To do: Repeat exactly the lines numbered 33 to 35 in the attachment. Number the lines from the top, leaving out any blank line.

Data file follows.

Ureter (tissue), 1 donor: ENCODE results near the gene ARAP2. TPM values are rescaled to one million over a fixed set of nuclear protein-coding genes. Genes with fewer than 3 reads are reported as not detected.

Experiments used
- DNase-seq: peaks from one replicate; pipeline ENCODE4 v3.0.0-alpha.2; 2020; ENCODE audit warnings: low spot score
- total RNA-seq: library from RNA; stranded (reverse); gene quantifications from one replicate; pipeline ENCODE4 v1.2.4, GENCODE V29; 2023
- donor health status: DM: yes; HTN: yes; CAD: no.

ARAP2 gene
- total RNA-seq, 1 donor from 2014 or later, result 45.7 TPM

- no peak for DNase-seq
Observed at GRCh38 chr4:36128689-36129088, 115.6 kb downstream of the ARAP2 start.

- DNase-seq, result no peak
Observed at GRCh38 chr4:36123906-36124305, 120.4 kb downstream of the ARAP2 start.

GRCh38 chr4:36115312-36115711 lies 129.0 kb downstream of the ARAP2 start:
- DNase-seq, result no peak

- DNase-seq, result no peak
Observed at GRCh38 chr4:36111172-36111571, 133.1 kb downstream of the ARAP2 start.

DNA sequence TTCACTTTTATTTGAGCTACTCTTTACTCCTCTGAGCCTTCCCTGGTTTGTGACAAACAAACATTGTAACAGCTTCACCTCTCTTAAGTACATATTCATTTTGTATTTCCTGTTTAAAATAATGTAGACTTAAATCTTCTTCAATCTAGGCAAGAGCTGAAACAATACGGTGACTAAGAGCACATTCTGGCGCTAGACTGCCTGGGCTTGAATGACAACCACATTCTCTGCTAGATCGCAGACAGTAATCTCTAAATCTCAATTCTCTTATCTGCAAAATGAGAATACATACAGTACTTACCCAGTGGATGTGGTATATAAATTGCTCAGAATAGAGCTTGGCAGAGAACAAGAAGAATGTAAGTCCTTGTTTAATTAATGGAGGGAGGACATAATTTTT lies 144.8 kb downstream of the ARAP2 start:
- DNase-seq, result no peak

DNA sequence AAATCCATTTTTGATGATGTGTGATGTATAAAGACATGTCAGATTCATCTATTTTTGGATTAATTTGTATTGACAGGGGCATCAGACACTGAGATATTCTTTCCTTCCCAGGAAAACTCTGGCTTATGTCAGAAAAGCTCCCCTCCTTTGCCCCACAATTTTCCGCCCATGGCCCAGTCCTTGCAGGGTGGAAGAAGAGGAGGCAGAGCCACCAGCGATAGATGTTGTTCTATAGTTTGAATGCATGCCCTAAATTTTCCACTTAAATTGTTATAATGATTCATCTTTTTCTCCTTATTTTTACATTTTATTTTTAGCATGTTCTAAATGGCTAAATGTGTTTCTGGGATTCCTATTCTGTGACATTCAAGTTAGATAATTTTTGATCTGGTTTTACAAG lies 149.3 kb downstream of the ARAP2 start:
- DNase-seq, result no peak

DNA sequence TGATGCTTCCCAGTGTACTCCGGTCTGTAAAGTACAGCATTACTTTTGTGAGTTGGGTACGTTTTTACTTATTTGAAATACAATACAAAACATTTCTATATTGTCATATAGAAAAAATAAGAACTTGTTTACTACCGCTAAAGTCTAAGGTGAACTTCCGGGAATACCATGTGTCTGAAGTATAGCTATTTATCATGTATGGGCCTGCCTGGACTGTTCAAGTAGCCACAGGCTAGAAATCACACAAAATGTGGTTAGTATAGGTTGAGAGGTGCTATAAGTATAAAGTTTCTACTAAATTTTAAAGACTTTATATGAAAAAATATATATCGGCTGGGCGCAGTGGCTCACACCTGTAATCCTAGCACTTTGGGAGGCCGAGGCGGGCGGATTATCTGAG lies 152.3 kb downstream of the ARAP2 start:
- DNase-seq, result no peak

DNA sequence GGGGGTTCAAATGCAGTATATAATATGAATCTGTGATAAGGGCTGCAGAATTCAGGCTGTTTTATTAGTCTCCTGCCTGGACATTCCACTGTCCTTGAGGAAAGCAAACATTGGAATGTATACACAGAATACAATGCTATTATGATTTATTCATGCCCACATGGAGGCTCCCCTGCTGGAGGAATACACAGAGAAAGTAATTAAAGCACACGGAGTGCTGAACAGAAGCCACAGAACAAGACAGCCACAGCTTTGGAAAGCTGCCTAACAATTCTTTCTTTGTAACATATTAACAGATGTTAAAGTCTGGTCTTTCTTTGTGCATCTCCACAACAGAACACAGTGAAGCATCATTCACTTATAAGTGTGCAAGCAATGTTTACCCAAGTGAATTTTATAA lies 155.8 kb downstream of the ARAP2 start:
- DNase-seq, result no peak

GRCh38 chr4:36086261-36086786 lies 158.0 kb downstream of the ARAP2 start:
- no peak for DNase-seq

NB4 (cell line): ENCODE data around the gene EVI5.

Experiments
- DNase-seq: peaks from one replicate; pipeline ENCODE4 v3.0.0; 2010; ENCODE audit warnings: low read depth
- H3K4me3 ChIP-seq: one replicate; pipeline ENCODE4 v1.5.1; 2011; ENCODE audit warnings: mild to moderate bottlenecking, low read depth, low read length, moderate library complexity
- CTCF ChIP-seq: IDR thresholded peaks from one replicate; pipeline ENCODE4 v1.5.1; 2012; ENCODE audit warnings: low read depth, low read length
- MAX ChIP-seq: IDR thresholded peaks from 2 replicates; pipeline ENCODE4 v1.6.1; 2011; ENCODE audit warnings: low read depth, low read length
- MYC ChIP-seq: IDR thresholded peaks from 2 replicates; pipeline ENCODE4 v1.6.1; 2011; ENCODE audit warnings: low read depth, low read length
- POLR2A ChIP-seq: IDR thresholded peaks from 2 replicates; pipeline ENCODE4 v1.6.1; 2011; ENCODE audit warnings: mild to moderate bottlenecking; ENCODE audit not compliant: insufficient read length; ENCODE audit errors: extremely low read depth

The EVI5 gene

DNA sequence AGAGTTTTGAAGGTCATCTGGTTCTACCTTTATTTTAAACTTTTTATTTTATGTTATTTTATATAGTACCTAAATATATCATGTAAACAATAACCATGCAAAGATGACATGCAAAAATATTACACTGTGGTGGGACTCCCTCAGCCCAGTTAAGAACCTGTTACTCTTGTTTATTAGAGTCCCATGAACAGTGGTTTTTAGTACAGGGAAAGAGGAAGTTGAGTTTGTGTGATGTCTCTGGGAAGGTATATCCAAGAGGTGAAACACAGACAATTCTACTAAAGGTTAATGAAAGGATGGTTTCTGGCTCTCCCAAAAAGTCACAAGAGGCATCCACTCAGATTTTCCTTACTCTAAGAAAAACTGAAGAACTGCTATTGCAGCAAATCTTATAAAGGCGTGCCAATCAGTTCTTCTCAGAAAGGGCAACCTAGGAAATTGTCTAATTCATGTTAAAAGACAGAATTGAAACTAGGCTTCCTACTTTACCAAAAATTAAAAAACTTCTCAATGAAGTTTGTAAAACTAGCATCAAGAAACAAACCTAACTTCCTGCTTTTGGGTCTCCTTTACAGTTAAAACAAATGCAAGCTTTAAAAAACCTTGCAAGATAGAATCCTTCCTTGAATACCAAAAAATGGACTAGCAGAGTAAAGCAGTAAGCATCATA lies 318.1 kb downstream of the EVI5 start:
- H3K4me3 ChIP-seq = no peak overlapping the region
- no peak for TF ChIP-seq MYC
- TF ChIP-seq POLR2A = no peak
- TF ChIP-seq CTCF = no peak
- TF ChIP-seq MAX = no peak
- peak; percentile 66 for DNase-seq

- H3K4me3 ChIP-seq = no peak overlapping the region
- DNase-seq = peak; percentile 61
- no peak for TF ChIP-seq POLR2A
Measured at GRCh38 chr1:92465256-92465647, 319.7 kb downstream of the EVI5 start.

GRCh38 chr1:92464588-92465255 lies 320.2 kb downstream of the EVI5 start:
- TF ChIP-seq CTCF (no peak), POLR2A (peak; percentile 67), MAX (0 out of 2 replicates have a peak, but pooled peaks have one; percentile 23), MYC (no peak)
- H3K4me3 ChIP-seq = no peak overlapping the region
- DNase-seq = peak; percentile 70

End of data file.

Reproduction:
- POLR2A ChIP-seq: IDR thresholded peaks from 2 replicates; pipeline ENCODE4 v1.6.1; 2011; ENCODE audit warnings: mild to moderate bottlenecking; ENCODE audit not compliant: insufficient read length; ENCODE audit errors: extremely low read depth

The EVI5 gene

DNA sequence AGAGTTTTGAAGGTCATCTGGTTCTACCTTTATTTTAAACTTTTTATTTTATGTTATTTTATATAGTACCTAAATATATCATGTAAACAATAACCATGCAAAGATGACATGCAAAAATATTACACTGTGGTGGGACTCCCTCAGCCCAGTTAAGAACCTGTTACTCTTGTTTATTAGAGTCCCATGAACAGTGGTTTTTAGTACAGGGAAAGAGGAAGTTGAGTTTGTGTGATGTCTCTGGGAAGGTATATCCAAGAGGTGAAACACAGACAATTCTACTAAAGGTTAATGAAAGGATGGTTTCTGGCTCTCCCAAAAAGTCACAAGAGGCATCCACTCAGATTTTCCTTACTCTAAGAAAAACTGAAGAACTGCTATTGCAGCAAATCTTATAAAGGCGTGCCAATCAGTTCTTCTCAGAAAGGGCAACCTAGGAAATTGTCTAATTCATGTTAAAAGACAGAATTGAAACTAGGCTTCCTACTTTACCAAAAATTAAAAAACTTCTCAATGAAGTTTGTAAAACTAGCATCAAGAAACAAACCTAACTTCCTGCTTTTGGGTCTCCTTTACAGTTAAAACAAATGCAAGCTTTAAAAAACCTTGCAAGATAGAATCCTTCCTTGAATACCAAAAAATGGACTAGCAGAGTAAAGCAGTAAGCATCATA lies 318.1 kb downstream of the EVI5 start: